Round and round the thoughts raced through her mind. Finally with a sigh she sat her perspiring tea glass on a coaster on the wicker coffee table and, closing her eyes, leaned back into the sofa's soft pillows. Sighing again, she let the tension of the day drain out. Her body seemed to relax in jerky little creaks. Above her head the ceiling fan droned with a gentle pit-pat of the blades circulating slowly. Outside the rain came down steadily, monotonously.
Maggie wandered through a spacious house filled with pleasant furnishings. The house was traditionally designed and furnished. Small groups of people clustered in the corners of the rooms. Some of the people followed her, holding on to her clothing. She could feel them slowing her progress. The people seemed to want something from her. As she walked, she felt herself growing tired and then weak. As she grew weaker, moving became an effort. She must get out of there. Maggie opened the heavy carved entry door only to find iron bars across the entrance. She turned around and for the first time noticed iron bars on all of the windows. Frantically she struggled from room to room, only to find each opening covered with iron bars. Prison! She was in a prison! She felt weak, heavy, unable to move.
Maggie woke with a start, pushing at the sofa pillows that had fallen on her while she slept. Tilly stirred but slept on. Yuck! What a dreadful dream! She sat for a moment, still as a statue, halfway in the dream, halfway awake, staring across the room, but seeing nothing.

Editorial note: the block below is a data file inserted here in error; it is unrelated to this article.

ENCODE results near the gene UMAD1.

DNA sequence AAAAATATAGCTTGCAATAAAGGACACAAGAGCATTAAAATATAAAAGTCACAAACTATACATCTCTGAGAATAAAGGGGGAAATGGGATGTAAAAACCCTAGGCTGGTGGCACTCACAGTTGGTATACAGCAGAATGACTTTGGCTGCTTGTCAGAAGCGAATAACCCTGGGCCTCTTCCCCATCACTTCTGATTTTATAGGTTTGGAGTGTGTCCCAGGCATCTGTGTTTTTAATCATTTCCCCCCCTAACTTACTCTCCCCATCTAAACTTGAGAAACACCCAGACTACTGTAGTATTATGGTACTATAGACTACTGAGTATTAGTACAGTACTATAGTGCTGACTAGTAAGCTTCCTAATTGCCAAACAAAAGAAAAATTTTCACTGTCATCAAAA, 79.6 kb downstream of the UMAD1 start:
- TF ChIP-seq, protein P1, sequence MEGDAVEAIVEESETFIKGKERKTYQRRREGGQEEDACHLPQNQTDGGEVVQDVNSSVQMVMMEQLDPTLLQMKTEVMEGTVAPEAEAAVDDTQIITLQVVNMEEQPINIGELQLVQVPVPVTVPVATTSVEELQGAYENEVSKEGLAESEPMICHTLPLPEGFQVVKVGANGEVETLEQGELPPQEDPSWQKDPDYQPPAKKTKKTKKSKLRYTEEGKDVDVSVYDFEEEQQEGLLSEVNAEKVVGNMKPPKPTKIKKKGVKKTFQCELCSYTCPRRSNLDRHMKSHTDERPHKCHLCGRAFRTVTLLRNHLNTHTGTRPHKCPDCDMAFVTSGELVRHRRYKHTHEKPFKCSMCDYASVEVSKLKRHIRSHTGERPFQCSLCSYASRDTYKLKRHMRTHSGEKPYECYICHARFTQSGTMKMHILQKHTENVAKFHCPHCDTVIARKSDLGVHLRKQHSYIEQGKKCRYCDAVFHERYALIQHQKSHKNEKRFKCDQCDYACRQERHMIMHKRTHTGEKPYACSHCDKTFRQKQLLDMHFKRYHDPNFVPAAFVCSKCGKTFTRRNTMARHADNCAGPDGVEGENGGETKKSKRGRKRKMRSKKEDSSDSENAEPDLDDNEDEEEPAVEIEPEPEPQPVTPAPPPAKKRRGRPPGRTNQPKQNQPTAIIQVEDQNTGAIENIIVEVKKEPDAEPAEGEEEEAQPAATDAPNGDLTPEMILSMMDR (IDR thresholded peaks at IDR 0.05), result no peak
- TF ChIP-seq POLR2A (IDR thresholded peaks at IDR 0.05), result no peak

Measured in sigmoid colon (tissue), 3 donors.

Finally, she shook herself and said aloud, “Oh dear! Oh dear!” Clearly, a part of her psyche felt imprisoned. Had her life become too traditional? Too pleasant? Too predictable? Too sensible? It fit. It made her problems focusing perfectly understandable. If a part of her felt trapped, then, of course, it would be seeking escape by spacing out. Oh, dear!
Briiing! The shrill ringing of the telephone interrupted her thoughts. Briiing! Briiing!
“All right. All right,” Maggie muttered aloud.
“All right. I'm coming.”
Still muttering she picked up the phone.
“Hello! Mom! Is that you?” Allie's voice was clear and close.
“Hi, honey,” answered Maggie. Then, as she became more alert, Maggie squealed, “Where are you? I thought you were in Europe.”
“I am. In fact, I'm calling from my hotel on the Left Bank, in PARIS!” Allie's voice rose with excitement, “You can't believe how perfectly wonderful it is here! Think about anything good you've ever heard about this city and magnify it at least twenty times and you might come close to knowing how marvelous it is!”
Maggie sighed inside herself. Giving a little shake to dispel the dream, she said to her daughter, “Really! It sounds perfect. How come you're in Paris? I thought you were working.” Maggie's daughter, Allie, was a photographer who traveled both in the States and, at times, abroad, making photo portraits of children and their animals.
Allie giggled, “I was. But I finished early and decided to have a few days here to reward myself for being so diligent. And am I ever glad I did! I've been doing le shopping!” Allie paused, then, with concern in her voice, “Mom, are you all right? You sound down.”